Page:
UISwitch for sound on/off

Discussion in 'iOS Development' started by hodgey87, Oct 6, 2010.

  1. hodgey87

    hodgey87 New Member

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    Hi everyone,

    Ive put a switch on one of my views to control the music, 'stop and start' i can get the music to stop with this code:

    But when i move the switch back to 'on' the music wont play again, anyone help at all?

    Cheers
  2. evilish2236

    evilish2236 New Member

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    Check that muteSwitch has the right connection in interface builder.
  3. Collateral

    Collateral Active Member

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    This. It seems like you are flipping the switch, but the switch isnt "muteSwitch"
  4. SkylarEC

    SkylarEC Super Moderator Emeritus Staff Member

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    Use statements like this:
    [OBJC]muteSwitch.on ? [theAudio stop] : [theAudio play];[/OBJC]

    It's so much cleaner.

    Specifically, try something like this:
    [OBJC]- (IBAction)muteSwitchToggled

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    UISwitch *)theDamnSwitch{
    theDamnSwitch.on ? [theAudio stop] : [theAudio play];
    }
    [/OBJC]


    Now, why did I do this this way? Because there is ABSOLUTELY NO REASON WHATSOEVER to make theDamnSwitch an iVar. DON'T DO THAT! It is a terrible waste of memory on a device whose memory is limited. By sending a pointer in a method instead of storing an entire object in memory for the life of the view it's on, you are saving a ton of memory.
  5. lauNchD

    lauNchD Well-Known Member

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    I agree about the semantics and the 'cleanliness,' but I don't see why storing a (weak) pointer to an object in an ivar is such a waste of memory. It's only four bytes! If you need to store an ivar for an Interface Builder object that you need to interact with outside of IBActions, it's perfectly fine, IMO.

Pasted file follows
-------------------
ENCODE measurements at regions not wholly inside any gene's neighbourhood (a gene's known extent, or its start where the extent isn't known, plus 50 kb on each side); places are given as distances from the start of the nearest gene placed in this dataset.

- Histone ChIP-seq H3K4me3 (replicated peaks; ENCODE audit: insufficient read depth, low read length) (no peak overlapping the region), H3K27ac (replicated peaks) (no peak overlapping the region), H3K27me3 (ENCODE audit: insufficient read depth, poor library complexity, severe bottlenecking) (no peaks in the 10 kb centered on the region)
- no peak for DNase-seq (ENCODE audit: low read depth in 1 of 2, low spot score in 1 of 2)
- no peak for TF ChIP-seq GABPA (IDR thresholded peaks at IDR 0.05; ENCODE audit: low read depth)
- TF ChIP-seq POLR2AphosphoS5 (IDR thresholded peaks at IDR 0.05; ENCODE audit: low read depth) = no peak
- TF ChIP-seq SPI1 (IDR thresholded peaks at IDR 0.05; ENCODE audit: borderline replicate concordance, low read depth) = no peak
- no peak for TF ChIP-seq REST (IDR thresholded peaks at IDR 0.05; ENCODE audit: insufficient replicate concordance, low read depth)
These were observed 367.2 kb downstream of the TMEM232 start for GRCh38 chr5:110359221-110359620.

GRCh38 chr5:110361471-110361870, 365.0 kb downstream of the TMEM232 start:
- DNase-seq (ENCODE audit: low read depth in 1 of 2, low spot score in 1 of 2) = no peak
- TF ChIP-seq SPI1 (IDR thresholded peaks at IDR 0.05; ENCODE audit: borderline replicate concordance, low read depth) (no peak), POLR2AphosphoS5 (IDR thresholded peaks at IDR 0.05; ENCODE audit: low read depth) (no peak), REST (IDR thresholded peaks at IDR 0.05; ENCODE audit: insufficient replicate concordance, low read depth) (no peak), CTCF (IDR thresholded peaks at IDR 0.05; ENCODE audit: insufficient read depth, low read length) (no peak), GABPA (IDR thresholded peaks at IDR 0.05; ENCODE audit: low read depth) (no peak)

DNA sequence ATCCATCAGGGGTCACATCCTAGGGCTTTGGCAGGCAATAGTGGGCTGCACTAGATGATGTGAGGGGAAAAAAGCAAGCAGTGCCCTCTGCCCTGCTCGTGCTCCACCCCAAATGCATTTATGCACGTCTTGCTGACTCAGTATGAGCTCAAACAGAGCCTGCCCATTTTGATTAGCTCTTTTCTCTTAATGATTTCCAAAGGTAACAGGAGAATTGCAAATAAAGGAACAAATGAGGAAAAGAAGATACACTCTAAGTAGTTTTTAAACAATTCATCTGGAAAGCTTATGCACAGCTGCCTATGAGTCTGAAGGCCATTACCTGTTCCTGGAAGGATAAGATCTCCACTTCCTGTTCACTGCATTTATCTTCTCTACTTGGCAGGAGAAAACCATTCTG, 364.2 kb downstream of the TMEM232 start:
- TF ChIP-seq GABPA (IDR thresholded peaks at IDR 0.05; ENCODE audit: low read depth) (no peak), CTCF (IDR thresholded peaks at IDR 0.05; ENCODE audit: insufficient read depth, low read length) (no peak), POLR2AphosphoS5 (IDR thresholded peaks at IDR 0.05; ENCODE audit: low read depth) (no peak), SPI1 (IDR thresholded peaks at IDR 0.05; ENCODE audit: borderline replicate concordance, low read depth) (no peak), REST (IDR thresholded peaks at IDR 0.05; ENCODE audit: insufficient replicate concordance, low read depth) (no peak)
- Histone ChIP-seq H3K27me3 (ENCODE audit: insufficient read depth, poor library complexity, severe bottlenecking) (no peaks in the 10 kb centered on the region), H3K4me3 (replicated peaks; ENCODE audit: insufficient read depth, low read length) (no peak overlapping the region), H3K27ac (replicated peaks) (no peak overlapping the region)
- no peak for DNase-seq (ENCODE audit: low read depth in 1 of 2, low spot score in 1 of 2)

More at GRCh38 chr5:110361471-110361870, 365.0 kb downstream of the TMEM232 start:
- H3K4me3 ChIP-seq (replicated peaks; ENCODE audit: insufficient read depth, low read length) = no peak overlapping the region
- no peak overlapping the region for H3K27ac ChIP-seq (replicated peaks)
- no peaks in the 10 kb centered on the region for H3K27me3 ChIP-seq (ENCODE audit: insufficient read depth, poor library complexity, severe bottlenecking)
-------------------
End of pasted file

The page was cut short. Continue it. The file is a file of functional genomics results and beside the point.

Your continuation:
For the OP's case, I'm not sure whether he/she needs an ivar. Maybe the switch's initial value should be set to the audio player's !isPlaying property. If the switch doesn't need configuring, they shouldn't store it in an ivar, though.

    This is approximately how I'd do it:

    [OBJC]@interface MyViewController : UIViewController
    {
    IBOutlet UISwitch *switchWhoseValueINeedToConfigure;
    // I don't need to retain it, since it already gets retained by my view
    // and if the view is released, the switch gets deallocated,
    // and once the view is reinstated, the switch is, too
    }

    - (IBAction) switchWhoseValueINeedToConfigureToggled;
    // I don't care which object this message is coming from; I just want to read the switch's value

    - (IBAction) doSomethingImportantThatAnyObjectCouldTrigger

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    id)sender;
    // Here, it's interesting to know where the message came from

    @end

    @implementation MyViewController

    - (void) viewDidLoad
    {
    [super viewDidLoad];
    switchWhoseValueINeedToConfigure.on = [[SomeSingleton sharedInstance] isServiceEnabled];
    // That's why I'm storing it in an ivar
    }

    /* … */

    @end[/OBJC]
  6. SkylarEC

    SkylarEC Super Moderator Emeritus Staff Member

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    Personally, I would never set up a switch in Interface Builder. It seems unnecessary to me. I ask you, is it better to, on a view with 30 switches, to have 30 different switches set up in Interface Builder, or to have one switch displayed 30 times, similar to table cells? Maybe for one switch in the middle of nowhere, it doesn't matter all that much, but when things get complicated, it makes a big difference.

    Also, I find your lackadaisical attitude toward memory management appalling. Why waste the space when you don't have to? Remember, once the ~25MB of RAM the application is allowed is used up, iOS will kill the application*. We don't know how large the audio file is or what else the application may be doing. On the iPhone, every little bit counts.

    Differing philosophies, I suppose, but I find it far better and much more productive to code efficiently the first time around.


    *I've had iOS kill my apps for using anywhere in a range of ~20 - ~45 MB. The magic number, though, seems to be ~25MB.

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